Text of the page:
Mentions: The binding of cytokines to their high-affinity receptors is followed by receptor internalization and intracellular cytokine degradation, so that cytokine molecules are removed from the medium (Fig 1A). Thus, regulating the strength of cytokine signaling by cytokine receptor expression might also affect the extracellular cytokine concentration and hence, indirectly, signaling. To gain quantitative insight, we first studied a simple reaction-diffusion model, where a cytokine-secreting cell is surrounded by cells that can take up the cytokine. To allow for an analytical solution, we assume the surrounding cells to be placed on a spherical shell with the secreting cell in the center (Fig 1B, see Materials and Methods). For convenience, parameter values are summarized in Table 1. If the target cells are located far away (i.e., their density is low), the cytokine concentration experienced by the target cells is nearly independent of the level of receptor expression (Fig 1C) because the dilution of the cytokine occurs primarily by diffusion in the three-dimensional tissue. On the other and, if the density of target cells is so high that they immediately surround the cytokine secreting cell, the cytokine concentration is practically homogeneous in the small intervening space, as the timescale of diffusion over such a short distance is fast compared to the timescale of cytokine uptake (Fig 1D and S1 Text). As a consequence, the cytokine concentration experienced by proximal target cells is set by the balance of secretion rate by the cytokine-producing cell and uptake rate. The autocrine and paracrine uptake rates Jauto and Jpara depend on the level of cytokine receptor expression on the target cells (Fig 1E), and are practically independent of the cell-to-cell distance even at high cell density (Fig 1F; the low cell-density scenario is independent of the cell-to-cell distance by construction). Interestingly, cytokine concentration (Fig 1C) and uptake rates (Fig 1D) are sensitive to receptor expression on proximal targets cells in the physiologic range of 100 to several 1000 receptor molecules per cell [5]. Thus, this simple model indicates that with a high density of target cells, cytokine receptor expression controls the amount of paracrine cytokine signal.


Three-Dimensional Gradients of Cytokine Signaling between T Cells.

Thurley K, Gerecht D, Friedmann E, Höfer T - PLoS Comput. Biol. (2015)

Paracrine cytokine signals depend on cell density and receptor number.(A) Cytokine secretion and uptake is followed by receptor internalization, leading to a reduced cytokine concentration in the medium. (B) Schematic of the high cell-density scenario. A cytokine secreting cell is surrounded by a layer of responder cells that provide a diffusion barrier for the cytokine. Signaling can be autocrine (Jauto), i.e. cytokine molecules are bound by receptors of the cytokine secreting cell, or paracrine (Jpara), i.e. bound by receptors on responder cells. (C) Cytokine concentration profile in the model with homogeneous secretion and uptake. (D) Cytokine concentration 1 μm away from the cytokine secreting cell, in the limits of high and low cell-density. (E) Paracrine signal Jpara and autocrine signal Jauto (inset) as fraction of secreted cytokine molecules. (F) Autocrine and paracrine uptake in the high cell-density scenario. Dotted lines are approximations in the limit of fast diffusion (see S1 Text). Parameter values: R = 4000 mol./cell, and see Table 1.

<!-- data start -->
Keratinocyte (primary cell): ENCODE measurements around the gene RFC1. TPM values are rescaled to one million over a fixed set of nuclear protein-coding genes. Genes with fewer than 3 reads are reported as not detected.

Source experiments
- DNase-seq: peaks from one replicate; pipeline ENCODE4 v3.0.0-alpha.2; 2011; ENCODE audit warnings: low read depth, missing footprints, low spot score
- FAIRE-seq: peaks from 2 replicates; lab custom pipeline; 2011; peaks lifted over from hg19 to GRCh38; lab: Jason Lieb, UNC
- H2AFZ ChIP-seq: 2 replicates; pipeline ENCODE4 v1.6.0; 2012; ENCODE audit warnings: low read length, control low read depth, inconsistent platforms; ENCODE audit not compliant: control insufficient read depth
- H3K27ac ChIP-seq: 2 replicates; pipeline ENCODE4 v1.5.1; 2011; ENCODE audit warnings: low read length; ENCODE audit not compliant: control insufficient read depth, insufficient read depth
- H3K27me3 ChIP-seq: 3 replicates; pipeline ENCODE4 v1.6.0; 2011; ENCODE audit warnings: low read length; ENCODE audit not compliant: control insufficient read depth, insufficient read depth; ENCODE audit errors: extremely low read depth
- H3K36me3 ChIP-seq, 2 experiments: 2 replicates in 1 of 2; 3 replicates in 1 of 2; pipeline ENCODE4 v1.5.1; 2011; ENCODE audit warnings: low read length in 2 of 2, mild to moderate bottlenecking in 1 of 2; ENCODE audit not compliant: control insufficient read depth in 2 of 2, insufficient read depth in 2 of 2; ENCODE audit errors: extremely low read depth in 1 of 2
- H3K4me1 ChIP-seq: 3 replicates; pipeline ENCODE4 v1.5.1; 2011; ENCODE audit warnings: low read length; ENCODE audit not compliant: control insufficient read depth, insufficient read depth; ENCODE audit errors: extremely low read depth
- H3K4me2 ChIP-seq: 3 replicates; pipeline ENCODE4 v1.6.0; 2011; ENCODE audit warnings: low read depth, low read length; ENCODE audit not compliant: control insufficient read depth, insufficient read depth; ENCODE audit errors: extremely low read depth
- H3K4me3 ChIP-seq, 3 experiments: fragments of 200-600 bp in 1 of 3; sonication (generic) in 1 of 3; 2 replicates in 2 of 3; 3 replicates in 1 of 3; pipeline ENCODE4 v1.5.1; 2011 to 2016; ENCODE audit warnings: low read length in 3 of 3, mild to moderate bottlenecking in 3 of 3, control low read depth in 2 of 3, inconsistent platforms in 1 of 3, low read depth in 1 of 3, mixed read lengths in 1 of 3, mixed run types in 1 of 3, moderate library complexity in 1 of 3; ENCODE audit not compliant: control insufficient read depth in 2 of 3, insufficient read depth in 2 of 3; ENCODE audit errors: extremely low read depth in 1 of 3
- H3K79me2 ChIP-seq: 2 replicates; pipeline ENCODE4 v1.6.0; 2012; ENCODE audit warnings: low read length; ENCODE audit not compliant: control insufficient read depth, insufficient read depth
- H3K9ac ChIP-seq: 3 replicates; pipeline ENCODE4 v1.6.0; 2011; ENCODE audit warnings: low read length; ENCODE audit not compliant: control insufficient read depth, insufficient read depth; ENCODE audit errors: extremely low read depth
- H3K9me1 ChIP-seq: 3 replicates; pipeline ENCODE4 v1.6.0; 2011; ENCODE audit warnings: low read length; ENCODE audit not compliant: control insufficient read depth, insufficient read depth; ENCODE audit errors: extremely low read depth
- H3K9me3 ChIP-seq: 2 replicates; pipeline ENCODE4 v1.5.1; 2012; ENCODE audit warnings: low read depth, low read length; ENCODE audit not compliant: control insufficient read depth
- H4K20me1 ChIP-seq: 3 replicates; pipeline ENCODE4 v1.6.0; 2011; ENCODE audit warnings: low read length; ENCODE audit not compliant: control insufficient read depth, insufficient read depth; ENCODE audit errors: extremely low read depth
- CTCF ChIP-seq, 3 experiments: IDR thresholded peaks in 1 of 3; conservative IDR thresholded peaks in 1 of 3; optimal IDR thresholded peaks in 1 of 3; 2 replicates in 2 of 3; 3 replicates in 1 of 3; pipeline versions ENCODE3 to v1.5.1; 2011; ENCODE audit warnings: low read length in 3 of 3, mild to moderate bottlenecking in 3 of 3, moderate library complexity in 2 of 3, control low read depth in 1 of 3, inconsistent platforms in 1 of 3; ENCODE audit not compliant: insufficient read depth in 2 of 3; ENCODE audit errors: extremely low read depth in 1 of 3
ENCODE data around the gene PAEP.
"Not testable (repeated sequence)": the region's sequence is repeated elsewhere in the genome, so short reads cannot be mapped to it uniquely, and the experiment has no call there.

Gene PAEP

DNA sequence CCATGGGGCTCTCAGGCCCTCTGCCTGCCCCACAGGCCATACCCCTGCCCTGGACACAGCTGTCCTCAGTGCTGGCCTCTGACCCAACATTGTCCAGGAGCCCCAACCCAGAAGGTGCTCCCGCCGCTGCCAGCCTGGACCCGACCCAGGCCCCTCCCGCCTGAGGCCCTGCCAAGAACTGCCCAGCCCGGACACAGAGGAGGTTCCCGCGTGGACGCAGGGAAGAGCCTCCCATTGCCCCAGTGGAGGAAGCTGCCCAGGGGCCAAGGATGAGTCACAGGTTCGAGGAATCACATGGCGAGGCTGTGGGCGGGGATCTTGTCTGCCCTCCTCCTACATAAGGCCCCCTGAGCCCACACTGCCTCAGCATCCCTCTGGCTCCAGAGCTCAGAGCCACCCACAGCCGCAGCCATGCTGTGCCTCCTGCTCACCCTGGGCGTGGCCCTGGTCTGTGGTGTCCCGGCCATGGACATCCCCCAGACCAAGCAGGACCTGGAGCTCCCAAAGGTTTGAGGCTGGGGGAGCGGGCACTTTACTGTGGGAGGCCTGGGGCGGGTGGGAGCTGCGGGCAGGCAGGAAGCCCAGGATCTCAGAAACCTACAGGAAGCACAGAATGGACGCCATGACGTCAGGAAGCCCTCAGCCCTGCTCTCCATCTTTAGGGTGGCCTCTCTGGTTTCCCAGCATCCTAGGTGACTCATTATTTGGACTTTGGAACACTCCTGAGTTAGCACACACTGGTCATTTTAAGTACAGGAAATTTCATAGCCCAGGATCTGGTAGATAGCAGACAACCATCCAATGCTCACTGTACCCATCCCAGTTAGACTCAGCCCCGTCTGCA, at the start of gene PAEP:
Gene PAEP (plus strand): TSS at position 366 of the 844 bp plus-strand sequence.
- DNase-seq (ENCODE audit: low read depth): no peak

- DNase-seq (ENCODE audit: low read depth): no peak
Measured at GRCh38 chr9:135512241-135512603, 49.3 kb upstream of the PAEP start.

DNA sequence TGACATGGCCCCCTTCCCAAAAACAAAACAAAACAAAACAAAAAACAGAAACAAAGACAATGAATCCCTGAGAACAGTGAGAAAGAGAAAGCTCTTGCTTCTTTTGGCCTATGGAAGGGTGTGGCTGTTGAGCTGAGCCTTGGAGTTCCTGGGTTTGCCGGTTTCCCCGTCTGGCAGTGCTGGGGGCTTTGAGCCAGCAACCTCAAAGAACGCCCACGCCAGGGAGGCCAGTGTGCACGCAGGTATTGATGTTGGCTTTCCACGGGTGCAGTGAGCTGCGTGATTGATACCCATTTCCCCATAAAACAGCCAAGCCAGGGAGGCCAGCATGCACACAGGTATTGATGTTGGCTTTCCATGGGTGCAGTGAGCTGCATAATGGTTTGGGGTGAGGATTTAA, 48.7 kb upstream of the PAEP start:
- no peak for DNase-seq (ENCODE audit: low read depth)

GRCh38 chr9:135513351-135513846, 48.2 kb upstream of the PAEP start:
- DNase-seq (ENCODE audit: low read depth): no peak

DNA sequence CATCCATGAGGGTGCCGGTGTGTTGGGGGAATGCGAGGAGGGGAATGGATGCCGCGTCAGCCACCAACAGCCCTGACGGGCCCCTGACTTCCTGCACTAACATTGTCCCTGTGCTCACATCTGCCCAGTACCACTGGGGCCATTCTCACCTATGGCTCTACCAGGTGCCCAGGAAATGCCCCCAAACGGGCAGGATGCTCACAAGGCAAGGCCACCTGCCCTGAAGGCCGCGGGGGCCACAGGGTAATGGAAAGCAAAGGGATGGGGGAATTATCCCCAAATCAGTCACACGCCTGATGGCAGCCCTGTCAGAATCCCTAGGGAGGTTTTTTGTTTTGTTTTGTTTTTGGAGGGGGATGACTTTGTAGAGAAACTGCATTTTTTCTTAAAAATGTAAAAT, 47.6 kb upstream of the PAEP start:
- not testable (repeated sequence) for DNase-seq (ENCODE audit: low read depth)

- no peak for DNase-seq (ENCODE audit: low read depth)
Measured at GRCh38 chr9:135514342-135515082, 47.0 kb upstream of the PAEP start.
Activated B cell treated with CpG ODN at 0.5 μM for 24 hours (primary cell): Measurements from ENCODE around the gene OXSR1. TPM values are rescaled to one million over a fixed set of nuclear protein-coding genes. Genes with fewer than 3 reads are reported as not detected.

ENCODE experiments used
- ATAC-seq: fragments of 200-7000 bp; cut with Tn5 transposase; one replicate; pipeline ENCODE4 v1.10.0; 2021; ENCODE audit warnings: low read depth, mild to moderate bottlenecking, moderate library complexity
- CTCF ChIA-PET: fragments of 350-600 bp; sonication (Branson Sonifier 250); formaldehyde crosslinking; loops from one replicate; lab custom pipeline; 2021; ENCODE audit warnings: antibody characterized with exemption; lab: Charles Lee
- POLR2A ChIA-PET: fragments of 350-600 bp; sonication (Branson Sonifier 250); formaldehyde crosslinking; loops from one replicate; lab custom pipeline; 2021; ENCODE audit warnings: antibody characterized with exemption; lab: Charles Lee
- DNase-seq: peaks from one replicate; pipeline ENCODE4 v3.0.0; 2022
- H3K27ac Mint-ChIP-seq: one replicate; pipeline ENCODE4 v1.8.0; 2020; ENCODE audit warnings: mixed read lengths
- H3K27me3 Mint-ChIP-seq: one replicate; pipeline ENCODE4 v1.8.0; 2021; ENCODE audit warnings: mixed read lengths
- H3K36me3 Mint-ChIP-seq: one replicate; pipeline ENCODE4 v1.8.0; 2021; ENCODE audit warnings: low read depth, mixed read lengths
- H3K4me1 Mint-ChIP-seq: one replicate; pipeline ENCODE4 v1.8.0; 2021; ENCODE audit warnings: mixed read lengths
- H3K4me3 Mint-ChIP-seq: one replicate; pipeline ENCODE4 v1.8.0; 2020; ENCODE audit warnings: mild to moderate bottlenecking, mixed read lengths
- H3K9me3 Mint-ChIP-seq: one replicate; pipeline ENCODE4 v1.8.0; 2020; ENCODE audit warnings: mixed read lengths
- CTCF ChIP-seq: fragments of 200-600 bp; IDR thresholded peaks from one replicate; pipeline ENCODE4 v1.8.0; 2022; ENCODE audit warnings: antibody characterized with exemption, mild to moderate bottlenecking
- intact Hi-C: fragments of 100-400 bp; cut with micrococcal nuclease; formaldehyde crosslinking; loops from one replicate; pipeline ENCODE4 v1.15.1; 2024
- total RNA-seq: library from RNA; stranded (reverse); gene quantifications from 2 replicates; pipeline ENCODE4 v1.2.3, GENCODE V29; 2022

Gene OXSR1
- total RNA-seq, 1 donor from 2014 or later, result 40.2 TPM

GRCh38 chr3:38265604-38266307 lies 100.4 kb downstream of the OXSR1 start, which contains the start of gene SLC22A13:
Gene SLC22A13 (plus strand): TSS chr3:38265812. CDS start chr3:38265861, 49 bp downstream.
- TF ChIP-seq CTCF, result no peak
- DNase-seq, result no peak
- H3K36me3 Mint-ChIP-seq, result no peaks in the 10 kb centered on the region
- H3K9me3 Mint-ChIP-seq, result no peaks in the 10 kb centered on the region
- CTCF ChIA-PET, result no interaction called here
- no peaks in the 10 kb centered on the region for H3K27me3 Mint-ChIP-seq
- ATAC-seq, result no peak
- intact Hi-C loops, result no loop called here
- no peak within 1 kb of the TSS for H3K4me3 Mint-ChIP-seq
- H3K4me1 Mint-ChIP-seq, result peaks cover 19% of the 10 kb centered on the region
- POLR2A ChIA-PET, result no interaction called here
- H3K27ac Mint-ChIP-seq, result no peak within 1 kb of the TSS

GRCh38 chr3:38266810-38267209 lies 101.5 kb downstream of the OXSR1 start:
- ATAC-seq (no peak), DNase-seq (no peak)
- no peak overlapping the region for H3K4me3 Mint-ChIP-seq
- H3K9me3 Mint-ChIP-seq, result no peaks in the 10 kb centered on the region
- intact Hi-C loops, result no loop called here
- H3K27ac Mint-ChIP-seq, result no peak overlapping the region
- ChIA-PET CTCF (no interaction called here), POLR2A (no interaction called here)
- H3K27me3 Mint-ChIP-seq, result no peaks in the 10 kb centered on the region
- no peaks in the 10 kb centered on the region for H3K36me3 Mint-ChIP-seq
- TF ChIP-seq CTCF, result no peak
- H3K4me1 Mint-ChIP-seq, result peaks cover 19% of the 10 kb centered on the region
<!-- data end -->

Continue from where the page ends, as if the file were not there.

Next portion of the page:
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pcbi.1004206.g001: Paracrine cytokine signals depend on cell density and receptor number.(A) Cytokine secretion and uptake is followed by receptor internalization, leading to a reduced cytokine concentration in the medium. (B) Schematic of the high cell-density scenario. A cytokine secreting cell is surrounded by a layer of responder cells that provide a diffusion barrier for the cytokine. Signaling can be autocrine (Jauto), i.e. cytokine molecules are bound by receptors of the cytokine secreting cell, or paracrine (Jpara), i.e. bound by receptors on responder cells. (C) Cytokine concentration profile in the model with homogeneous secretion and uptake. (D) Cytokine concentration 1 μm away from the cytokine secreting cell, in the limits of high and low cell-density. (E) Paracrine signal Jpara and autocrine signal Jauto (inset) as fraction of secreted cytokine molecules. (F) Autocrine and paracrine uptake in the high cell-density scenario. Dotted lines are approximations in the limit of fast diffusion (see S1 Text). Parameter values: R = 4000 mol./cell, and see Table 1.